The Independent Safeguarding Authority (ISA) is a direct attack on the social fabric of this country. It undermines the rule of law and presumes that a bureaucracy can find paedophiles and provide protection for the ‘vulnerable’, when even children’s charities agree it can’t. At last teachers are starting the fight back:
In a letter to the children’s secretary, Ed Balls, seven associations spanning state and private schools warn that new requirements to vet anyone who works or applies to work with children on a voluntary or paid basis are “disproportionate” and will not stop some paedophiles.
The seven bodies say this will stop language exchanges altogether, because it will not be possible to vet overseas families who host British pupils. They argue that the rules will reduce the number of outside speakers prepared to come to give assemblies because they will have to go through the “excessive bureaucracy” of the vetting process. Parents who help out with drama productions, fundraising and school trips will also be affected.
Scouting jamborees, nativity plays, volunteering right across the spectrum will be affected by the Vetting and Barring Scheme (VBS). And with the government requiring a volunteering component for 18 year old school leavers (which sort of changes it from volunteering to ‘unpaid work’ doesn’t it?), every young person in further education will have to be vetted. Considering the ISA doesn’t require evidence-based disclosures in order to bar people from specific areas of work, there will be a huge risk of criminalising and tainting the futures of huge numbers of young people, and in the end deterring them from continuing with their education. The letter goes on to say:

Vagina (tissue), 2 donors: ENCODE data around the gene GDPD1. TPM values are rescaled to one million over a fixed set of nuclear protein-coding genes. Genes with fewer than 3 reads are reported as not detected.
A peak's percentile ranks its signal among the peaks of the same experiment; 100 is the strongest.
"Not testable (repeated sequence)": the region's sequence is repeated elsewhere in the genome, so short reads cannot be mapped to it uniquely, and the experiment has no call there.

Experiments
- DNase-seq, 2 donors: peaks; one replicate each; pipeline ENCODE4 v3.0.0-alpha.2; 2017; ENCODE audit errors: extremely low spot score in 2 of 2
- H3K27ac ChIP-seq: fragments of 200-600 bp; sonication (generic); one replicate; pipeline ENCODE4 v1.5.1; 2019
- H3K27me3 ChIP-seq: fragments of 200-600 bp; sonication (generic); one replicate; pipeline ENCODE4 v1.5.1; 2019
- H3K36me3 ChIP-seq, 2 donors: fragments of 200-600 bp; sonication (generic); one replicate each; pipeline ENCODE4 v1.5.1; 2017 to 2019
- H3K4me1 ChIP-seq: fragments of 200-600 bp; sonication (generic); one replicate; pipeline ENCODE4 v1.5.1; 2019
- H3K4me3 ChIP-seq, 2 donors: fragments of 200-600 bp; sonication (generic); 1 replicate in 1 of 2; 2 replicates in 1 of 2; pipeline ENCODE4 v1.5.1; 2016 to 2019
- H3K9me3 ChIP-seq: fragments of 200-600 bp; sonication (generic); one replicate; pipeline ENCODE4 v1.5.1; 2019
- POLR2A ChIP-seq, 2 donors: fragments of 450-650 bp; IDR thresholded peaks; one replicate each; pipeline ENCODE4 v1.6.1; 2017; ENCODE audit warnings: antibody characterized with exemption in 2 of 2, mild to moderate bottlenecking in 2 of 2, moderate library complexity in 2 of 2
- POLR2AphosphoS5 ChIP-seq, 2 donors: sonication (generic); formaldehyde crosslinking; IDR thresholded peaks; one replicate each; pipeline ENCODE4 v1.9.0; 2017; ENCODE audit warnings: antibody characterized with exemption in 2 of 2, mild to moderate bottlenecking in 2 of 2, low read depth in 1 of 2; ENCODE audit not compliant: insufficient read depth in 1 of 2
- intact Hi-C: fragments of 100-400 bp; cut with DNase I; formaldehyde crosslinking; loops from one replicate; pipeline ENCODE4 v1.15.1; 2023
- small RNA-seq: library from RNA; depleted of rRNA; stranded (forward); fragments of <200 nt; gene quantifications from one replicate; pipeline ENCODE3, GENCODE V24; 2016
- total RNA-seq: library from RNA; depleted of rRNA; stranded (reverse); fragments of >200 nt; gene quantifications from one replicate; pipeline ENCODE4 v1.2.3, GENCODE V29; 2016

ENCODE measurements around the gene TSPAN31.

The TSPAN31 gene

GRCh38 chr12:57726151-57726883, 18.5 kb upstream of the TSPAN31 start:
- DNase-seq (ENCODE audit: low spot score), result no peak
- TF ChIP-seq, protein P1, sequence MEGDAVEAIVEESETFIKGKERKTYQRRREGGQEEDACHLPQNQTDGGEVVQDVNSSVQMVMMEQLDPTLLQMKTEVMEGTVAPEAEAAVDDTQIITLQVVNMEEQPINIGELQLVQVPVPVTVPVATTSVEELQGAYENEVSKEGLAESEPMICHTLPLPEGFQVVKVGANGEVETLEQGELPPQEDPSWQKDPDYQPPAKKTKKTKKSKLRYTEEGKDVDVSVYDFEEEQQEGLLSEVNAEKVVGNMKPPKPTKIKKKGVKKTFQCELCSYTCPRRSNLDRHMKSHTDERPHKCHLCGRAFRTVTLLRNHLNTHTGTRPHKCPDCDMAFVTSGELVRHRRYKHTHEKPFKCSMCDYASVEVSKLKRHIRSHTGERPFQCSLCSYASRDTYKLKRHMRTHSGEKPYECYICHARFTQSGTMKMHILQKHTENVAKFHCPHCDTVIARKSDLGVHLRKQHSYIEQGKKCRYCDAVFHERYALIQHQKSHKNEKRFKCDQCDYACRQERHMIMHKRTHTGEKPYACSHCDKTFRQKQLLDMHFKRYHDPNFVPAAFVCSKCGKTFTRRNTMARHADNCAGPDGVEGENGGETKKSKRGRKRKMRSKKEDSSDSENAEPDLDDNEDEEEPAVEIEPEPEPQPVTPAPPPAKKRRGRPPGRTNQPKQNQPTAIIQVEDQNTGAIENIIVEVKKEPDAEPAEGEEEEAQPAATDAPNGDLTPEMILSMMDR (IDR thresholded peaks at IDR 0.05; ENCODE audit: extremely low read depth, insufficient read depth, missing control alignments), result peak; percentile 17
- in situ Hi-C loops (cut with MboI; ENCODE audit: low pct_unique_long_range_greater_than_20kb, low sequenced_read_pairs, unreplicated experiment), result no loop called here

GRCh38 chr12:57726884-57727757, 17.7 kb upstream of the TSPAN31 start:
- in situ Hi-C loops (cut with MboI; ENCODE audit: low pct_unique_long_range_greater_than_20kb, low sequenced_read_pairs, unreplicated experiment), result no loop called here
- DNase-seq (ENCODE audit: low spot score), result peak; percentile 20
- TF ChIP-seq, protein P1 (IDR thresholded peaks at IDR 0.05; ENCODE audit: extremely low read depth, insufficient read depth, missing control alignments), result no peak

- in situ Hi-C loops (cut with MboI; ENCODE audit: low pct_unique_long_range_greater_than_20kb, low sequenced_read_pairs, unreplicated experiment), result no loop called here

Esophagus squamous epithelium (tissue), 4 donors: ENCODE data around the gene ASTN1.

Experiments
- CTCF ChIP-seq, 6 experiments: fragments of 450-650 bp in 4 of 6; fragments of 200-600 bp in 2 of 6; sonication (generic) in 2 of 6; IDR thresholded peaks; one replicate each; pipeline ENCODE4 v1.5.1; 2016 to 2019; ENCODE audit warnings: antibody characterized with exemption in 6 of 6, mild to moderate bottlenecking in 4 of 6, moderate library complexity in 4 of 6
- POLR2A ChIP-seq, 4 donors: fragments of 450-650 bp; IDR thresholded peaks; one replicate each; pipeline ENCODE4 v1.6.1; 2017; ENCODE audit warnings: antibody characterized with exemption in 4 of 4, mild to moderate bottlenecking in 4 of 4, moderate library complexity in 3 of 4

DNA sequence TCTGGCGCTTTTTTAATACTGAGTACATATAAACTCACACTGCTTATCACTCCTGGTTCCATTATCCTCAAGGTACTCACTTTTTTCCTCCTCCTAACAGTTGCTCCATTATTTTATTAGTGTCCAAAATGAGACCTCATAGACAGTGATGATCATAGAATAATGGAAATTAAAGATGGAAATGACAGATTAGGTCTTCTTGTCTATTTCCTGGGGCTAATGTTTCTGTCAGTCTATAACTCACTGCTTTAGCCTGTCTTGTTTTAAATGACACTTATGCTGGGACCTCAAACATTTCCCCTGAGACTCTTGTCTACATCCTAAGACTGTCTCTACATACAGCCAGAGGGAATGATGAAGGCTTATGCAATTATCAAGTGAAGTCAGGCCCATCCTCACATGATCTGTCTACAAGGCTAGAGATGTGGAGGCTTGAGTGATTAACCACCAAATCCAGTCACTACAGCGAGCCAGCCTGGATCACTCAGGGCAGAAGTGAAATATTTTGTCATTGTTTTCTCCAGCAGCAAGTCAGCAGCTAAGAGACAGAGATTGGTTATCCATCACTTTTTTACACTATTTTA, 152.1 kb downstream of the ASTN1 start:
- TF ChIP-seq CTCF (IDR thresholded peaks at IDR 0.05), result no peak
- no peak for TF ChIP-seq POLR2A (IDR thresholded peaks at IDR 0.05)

schools were concerned the review would merely “tinker with the system because of the constraints of his [Sir Roger Singleton's] remit”.
“We are urging a review of the whole strategy,” the letter said.
The letter added that regulations failed to guarantee the safety of children.
“Concern has also been expressed by colleagues that there could be a sense of false security engendered by the completion of checks,” said the letter. “It is also worth reminding you that Ian Huntley might well not have been exposed by the CRB system.”
The letter was also signed by the Girls’ School Association, the Independent Association of Prep Schools, the Independent Schools Association and the Society of Heads of Independent Schools.
The teachers have got it right, but this is a government which believes fundamentally that databases and bureaucracies can solve every problem. Watch how Ed Balls won’t do anything to tackle any of these issues, whilst the ISA through its existence will discourage child protection practitioners from looking in the right direction for real abuse.
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